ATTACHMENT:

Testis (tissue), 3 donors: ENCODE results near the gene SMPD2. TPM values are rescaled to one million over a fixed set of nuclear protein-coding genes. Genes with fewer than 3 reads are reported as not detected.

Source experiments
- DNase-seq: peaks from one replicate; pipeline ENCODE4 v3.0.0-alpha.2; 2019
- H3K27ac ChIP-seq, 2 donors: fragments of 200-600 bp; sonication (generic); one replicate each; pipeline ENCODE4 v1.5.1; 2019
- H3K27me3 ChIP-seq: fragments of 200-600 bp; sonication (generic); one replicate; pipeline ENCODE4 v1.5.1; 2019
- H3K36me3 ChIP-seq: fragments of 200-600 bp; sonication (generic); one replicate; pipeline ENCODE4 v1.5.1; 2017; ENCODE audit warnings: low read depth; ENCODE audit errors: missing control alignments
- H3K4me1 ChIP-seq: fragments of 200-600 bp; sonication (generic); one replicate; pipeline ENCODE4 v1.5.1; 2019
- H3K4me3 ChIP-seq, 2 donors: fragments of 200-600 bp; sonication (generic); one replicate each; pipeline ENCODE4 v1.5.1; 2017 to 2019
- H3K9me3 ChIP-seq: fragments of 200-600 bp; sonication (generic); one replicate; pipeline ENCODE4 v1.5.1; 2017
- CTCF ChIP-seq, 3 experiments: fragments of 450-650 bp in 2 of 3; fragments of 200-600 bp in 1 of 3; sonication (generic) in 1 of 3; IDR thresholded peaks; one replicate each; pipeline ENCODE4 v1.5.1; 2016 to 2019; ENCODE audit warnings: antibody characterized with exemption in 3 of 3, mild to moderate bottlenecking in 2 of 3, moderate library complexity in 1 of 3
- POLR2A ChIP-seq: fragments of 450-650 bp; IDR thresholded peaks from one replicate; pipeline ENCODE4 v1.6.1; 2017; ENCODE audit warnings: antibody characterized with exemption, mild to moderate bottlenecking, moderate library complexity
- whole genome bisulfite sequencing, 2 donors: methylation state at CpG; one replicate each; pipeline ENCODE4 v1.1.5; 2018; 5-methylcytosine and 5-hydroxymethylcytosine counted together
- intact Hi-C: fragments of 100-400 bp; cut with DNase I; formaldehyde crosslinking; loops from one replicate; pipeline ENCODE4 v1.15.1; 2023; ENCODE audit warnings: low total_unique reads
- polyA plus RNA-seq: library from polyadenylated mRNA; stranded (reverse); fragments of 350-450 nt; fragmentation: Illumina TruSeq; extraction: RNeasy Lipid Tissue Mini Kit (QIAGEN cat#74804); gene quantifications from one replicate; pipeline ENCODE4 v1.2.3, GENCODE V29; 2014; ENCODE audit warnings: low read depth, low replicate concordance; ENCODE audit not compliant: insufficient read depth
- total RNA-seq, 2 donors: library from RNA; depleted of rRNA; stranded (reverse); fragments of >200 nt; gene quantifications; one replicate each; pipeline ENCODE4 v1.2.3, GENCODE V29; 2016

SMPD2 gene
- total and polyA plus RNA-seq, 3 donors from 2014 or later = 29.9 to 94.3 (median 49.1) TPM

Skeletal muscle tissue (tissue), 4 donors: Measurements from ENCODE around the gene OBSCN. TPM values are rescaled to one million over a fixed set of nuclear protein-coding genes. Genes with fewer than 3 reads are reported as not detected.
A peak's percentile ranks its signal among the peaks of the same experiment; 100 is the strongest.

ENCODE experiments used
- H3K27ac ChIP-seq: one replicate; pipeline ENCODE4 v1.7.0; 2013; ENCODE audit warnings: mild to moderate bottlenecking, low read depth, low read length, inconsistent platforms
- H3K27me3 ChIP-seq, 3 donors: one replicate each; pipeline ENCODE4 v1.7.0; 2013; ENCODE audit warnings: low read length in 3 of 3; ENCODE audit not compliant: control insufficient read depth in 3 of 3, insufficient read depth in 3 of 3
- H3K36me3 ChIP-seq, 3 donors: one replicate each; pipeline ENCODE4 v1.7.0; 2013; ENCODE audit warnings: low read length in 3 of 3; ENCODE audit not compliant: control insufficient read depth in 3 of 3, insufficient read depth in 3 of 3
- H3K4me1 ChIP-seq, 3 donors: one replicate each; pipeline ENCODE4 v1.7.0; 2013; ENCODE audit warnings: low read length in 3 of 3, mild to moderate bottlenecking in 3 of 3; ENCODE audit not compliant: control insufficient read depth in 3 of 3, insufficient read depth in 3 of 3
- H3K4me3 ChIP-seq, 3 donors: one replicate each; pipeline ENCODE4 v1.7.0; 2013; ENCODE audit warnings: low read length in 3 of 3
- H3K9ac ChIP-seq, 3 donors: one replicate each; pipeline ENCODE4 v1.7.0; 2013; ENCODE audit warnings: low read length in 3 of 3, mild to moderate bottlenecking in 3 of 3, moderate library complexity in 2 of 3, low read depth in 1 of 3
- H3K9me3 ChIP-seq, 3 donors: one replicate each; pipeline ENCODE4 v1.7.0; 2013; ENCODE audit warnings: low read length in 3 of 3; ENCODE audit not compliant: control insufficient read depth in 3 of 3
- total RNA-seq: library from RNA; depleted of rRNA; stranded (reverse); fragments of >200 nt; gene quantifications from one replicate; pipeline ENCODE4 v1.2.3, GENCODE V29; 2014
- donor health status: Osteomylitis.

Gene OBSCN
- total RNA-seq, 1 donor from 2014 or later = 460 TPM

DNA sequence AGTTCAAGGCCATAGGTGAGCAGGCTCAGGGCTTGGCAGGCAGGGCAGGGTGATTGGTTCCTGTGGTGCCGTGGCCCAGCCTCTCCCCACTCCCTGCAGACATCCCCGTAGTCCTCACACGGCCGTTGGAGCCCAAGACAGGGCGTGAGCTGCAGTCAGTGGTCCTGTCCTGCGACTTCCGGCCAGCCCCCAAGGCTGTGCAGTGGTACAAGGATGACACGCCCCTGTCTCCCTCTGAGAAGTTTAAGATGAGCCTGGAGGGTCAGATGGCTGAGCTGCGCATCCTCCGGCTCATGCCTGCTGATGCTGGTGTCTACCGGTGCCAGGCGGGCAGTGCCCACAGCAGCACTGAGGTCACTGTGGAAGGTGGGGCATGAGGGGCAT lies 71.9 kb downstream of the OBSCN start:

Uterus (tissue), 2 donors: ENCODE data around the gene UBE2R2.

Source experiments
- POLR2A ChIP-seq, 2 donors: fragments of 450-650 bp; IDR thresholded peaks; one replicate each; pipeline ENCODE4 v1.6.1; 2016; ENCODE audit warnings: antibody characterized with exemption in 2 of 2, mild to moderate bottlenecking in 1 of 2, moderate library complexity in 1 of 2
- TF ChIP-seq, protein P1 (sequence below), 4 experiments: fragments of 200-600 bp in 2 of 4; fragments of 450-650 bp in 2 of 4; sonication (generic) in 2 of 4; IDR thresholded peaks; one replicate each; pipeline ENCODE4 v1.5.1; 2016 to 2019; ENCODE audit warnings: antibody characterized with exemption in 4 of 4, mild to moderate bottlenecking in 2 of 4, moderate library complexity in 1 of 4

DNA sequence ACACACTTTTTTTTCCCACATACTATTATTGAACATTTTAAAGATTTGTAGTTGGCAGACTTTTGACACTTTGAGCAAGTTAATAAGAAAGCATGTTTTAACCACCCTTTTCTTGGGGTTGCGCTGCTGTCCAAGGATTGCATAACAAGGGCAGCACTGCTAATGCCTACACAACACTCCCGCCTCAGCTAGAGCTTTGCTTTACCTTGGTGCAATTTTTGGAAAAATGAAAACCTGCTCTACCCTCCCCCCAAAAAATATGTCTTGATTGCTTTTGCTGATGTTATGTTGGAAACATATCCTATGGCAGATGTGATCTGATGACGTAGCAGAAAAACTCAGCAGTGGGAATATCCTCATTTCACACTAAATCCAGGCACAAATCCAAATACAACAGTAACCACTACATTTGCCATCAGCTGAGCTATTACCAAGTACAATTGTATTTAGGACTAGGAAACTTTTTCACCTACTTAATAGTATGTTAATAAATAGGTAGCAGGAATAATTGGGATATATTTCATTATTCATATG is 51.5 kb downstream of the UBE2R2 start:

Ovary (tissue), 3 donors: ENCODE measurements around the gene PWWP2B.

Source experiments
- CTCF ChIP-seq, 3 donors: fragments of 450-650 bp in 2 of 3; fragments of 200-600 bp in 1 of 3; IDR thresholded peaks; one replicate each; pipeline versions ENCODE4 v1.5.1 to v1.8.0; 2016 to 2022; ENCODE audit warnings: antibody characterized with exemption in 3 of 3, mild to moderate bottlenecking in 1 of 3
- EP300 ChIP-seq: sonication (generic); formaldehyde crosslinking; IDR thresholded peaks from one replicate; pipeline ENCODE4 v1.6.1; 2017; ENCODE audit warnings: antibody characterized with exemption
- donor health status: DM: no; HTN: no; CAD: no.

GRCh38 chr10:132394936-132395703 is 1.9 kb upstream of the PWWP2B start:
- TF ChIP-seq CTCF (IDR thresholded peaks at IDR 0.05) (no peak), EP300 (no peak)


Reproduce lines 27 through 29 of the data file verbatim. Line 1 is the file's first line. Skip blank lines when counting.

- H3K9me3 ChIP-seq, 3 donors: one replicate each; pipeline ENCODE4 v1.7.0; 2013; ENCODE audit warnings: low read length in 3 of 3; ENCODE audit not compliant: control insufficient read depth in 3 of 3
- total RNA-seq: library from RNA; depleted of rRNA; stranded (reverse); fragments of >200 nt; gene quantifications from one replicate; pipeline ENCODE4 v1.2.3, GENCODE V29; 2014
- donor health status: Osteomylitis.